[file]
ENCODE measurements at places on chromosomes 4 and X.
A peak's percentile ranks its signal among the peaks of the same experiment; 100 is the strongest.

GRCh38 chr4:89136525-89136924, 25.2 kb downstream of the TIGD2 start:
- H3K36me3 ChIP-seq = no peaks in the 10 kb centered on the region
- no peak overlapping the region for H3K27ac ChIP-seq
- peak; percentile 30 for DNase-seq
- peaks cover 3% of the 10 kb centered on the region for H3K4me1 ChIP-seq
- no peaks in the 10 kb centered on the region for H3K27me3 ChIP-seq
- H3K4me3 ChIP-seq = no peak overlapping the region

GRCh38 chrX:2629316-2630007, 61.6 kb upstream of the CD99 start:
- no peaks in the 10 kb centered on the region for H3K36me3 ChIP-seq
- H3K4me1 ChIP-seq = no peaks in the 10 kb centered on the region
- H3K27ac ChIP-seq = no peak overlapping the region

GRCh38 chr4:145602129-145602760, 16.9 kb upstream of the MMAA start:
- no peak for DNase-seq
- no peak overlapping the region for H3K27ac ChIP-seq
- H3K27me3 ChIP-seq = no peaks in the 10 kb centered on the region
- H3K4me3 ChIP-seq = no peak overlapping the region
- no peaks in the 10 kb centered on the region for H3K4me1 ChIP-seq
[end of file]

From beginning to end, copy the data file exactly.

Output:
ENCODE measurements at places on chromosomes 4 and X.
A peak's percentile ranks its signal among the peaks of the same experiment; 100 is the strongest.

GRCh38 chr4:89136525-89136924, 25.2 kb downstream of the TIGD2 start:
- H3K36me3 ChIP-seq = no peaks in the 10 kb centered on the region
- no peak overlapping the region for H3K27ac ChIP-seq
- peak; percentile 30 for DNase-seq
- peaks cover 3% of the 10 kb centered on the region for H3K4me1 ChIP-seq
- no peaks in the 10 kb centered on the region for H3K27me3 ChIP-seq
- H3K4me3 ChIP-seq = no peak overlapping the region

GRCh38 chrX:2629316-2630007, 61.6 kb upstream of the CD99 start:
- no peaks in the 10 kb centered on the region for H3K36me3 ChIP-seq
- H3K4me1 ChIP-seq = no peaks in the 10 kb centered on the region
- H3K27ac ChIP-seq = no peak overlapping the region

GRCh38 chr4:145602129-145602760, 16.9 kb upstream of the MMAA start:
- no peak for DNase-seq
- no peak overlapping the region for H3K27ac ChIP-seq
- H3K27me3 ChIP-seq = no peaks in the 10 kb centered on the region
- H3K4me3 ChIP-seq = no peak overlapping the region
- no peaks in the 10 kb centered on the region for H3K4me1 ChIP-seq